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Agriculture is a massive industry—and for a good reason. As the global population grows, food supplies are pressing concerns. Likewise, the environmental impact of current farming methods does not appear to be sustainable. In fact, the global footprint of the food production sector is roughly 17 percent of all carbon dioxide emissions. However, this scenario is changing as man pursues innovative vertical farming strategies. And vertical farming startups like Infarm are looking to completely disrupt the industry.

Infarm, a Berlin-based vertical farming startup, is one of several companies approaching agricultural production from new perspectives. More than 40 such companies that exist today are exploring indoor farming as an alternative to traditional agricultural methods. However, Infarm might make the most significant impact globally as it is looking to scale its vertical farming operations substantially. As a result, examining Infarm and its approach to vertical farming is worth a closer look.

a photo quote of Erez Galonska on the successful platform of INFARM
Erez Galonska talks about Infarm.

INFARM — Vertical Growth for Its Vertical Farming Solutions

As a vertical farming startup, Infarm is relatively new. Founded in 2013 by Osnat Michaeli, Erez Galonska and Guy Galonska, the company is nevertheless already making an impact. It currently has over 200 in-store farms, 150 farms in distribution centers, and over 150,000 plants per month in harvest. Likewise, its vertical farming modules are already in France, Switzerland and Germany—with expansion plans into the U.K. this fall.

What’s Infarm’s approach to vertical farming? Infarm provides individual modules that grow herbs, lettuce, fruits and all types of vegetables. But rather than placing these in farming areas, Infarm places them in restaurants, grocery stores and even schools. Customers can directly “harvest” their produce as a result. This revolutionary concept, and the technology behind it, is what has enabled Infarm to acquire over $134 million in total capital funding.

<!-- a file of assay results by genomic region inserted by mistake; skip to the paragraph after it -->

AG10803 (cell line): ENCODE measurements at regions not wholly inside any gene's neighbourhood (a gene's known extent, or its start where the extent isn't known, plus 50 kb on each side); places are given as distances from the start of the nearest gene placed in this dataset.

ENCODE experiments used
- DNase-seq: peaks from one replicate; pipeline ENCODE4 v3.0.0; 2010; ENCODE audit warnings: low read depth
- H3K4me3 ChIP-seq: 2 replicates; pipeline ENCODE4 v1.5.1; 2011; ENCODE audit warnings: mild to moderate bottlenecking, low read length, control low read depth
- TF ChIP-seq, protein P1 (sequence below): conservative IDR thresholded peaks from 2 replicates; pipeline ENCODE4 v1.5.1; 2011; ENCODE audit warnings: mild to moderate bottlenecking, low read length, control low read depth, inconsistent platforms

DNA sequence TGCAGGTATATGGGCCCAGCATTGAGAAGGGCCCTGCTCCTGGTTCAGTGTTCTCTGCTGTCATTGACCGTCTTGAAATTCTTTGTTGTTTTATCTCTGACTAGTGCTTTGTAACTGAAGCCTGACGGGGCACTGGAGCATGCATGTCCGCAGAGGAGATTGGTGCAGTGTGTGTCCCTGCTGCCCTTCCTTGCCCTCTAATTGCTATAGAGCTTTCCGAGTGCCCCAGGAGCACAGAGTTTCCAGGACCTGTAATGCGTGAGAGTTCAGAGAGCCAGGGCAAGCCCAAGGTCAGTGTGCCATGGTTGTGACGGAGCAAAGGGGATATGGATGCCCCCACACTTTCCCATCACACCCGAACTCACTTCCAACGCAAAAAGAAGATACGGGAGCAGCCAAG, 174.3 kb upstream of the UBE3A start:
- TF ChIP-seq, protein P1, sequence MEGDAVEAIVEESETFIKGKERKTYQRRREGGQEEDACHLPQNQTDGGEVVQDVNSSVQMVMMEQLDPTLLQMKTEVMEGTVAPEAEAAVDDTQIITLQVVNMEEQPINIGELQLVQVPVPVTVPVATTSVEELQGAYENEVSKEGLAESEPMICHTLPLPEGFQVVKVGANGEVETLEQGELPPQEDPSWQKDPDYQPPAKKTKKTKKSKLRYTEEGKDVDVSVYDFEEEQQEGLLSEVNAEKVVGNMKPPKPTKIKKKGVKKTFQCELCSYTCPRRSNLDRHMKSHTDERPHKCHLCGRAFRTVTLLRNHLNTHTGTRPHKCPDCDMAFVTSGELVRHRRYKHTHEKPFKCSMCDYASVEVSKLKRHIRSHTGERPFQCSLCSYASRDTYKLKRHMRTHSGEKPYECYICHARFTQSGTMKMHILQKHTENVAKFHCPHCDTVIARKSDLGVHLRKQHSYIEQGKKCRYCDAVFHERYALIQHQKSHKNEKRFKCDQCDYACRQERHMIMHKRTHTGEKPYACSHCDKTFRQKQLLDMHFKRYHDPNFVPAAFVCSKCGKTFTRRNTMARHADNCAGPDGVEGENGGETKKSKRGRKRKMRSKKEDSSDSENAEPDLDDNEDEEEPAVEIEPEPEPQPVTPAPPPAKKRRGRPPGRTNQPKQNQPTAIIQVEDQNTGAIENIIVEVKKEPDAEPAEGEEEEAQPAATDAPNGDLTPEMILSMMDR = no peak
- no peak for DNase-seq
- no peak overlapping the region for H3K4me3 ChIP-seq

a photo quote of Hiro Tamura on the successful platform of INFARM
Hiro Tamura weighs in on the success of Infarm as a vertical farming startup.

Farming-As-A-Service: Sustainable Vertical Farming Innovations

Infarm is more than just vertical farming modules displayed in restaurants or grocery stores. Infarm’s vertical farming modules are each connected via the cloud to Infarm’s central control center. At the command center, each plant is monitored for its nutrient, light and water usage to ensure optimal conditions. And more importantly, Infarm applies data analytics and IoT big data to continually advance its operations. In essence, the startup eliminates several aspects of the traditional agricultural process through the use of these technologies. In other words, Infarm’s farming-as-a-service platform places the farm directly in front of the customer—offering fresh, organic, quality foods.

Bypassing the farm and using a farming-as-a-service platform offer many other advantages beyond customer engagement. Infarm reports using 95 percent less water and 75 percent less fertilizer than traditional farms. Likewise, its method eliminates 90 percent of the transportation burden of bringing foods to destinations. This case is important since nearly half of all agricultural nutrients are lost in transit. Finally, Infarm uses no pesticides at all. It’s fairly evident that this vertical farming solution offers a much more sustainable option to traditional farming.

Major Expansions in the Works for INFARM

Most recently, Infarm received an additional $100 million in venture capital and debt-financing funds. The funding will help InFarm broaden its reach into the U.K., the U.S., Asia and other parts of Europe. As a result, the startup plans to advance its growth of vertical farming locales from 50 a quarter to 350 a quarter. And through its data learning analytics and key partnerships, Infarm believes it can achieve scalability without sacrificing quality.

With its plug-in-play modules, Infarm allows businesses to easily implement their vertical farming system. Limited only by space, businesses are attracted to not only the chance to eliminate food transit costs but also Infarm’s offer of premium quality products at affordable prices. Given all these and the tremendous sustainability advantages, vertical farming may ultimately be a major disruptor in agriculture. And with companies like Infarm that leverage farming-as-a-service innovations, this disruption may take place sooner rather than later.

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